Vinyl/Aluminum Siding

As with any material, the existing vinyl or aluminum siding will require periodic minor maintenance to avoid water infiltration. In addition, periodic cleaning (power washing) should be planned for. The association's maintenance plan should be continually updated to ensure that the siding is maintained properly at all locations.

As the buildings age, deficient fastening practices of the siding may cause additional warping of sections of siding. Initial detailing of flashings and underlayments is paramount to assure a weather tight installation. Periodic inspections of the materials weathering abilities should be made and compared to the warranty conditions. Increased replacements for damage or aesthetics and continued increased maintenance should be expected.

Where do we stand?

Unfortunately, it is rare that the previously mentioned installation or material deficiencies are visually apparent to the new community. Typically, as the problems with building leaks become more and more prevalent in a community, the need for significant repair and/or replacement of siding becomes a grim reality. Community buildings start to look aesthetically weathered and old. Siding repairs and replacements become a larger and larger part of the operating or maintenance budget. The management begins to experience more and more frequent complaints about water infiltration and interior damage. The interior damage to the framing members, sheathing or unit amenities becomes more and more significant. These are the telltale signs of the need for siding replacement. At this point in time, the cost to maintain may become significant and a phased replacement of the system is, in all likelihood, a reality.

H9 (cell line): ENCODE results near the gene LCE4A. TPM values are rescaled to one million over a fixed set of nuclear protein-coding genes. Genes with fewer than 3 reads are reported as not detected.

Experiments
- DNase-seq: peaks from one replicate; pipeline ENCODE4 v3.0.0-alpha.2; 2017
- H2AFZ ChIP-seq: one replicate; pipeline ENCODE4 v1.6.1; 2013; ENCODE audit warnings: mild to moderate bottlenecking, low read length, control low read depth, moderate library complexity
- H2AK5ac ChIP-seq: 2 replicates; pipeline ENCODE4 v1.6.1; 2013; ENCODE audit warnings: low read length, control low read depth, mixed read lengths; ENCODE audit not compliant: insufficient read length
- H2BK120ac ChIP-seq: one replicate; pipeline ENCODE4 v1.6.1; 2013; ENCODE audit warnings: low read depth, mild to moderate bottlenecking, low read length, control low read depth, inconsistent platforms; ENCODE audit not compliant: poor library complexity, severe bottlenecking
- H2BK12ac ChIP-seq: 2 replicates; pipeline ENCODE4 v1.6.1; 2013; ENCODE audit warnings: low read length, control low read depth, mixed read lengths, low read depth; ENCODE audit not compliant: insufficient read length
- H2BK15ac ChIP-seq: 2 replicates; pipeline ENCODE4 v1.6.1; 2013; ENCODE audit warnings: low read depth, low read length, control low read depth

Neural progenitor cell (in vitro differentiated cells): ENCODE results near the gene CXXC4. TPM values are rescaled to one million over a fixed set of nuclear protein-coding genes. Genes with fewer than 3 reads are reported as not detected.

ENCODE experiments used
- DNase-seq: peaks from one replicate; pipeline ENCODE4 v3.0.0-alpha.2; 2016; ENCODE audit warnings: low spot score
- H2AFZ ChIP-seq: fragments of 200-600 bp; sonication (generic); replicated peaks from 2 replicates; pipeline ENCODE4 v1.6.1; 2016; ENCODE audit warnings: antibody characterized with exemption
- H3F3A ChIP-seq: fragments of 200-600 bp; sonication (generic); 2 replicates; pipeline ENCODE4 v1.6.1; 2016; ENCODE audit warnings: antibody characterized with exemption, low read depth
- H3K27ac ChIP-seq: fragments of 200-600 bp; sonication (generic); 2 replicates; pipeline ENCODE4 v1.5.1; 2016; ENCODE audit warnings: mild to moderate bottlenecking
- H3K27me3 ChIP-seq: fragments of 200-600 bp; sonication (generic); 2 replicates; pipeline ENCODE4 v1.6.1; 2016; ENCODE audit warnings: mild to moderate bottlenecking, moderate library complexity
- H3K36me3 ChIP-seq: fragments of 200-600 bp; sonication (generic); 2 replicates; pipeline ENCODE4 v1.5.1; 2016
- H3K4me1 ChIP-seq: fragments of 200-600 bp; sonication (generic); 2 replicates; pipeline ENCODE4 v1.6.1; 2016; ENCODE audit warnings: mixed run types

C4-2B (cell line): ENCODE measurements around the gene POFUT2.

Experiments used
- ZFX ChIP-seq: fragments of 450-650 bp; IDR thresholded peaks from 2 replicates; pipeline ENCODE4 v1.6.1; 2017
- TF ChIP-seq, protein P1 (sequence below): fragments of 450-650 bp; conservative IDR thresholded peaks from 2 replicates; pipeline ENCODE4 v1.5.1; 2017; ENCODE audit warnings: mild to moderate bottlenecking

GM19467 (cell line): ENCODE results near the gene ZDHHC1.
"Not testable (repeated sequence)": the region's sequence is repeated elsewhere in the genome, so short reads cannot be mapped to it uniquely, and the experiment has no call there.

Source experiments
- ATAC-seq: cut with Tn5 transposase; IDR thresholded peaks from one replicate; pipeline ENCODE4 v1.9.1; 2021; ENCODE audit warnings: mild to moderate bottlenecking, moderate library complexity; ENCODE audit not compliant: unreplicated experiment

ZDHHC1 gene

The need for proper funding for siding replacement and/or the checks on installation and materials should start at the transition phase of a community association. This will enable the repair of deficient installation and the proper funding of this replacement item. Unfortunately older communities don't have that luxury. However, starting to fund for siding replacement at any time is paramount in maintaining the integrity of these older communities. When the time arrives for the siding replacement, some funding is clearly better than none at all.

If you live in a new or aging community, have your siding system checked for the material's existing condition and installation detailing. Review leak history that is associated with siding and windows. Incorporate any recommended repairs into the association's transition agreement or preventive maintenance plan. Proper and continued maintenance and repair will prolong the useful life of any system.

Finally, based upon all of the above, consider including the eventual replacement (phased or total) of all of the community's siding in the association's capital reserve funding plan.

Related Articles Concerning Reserve Studies

Source: Association Times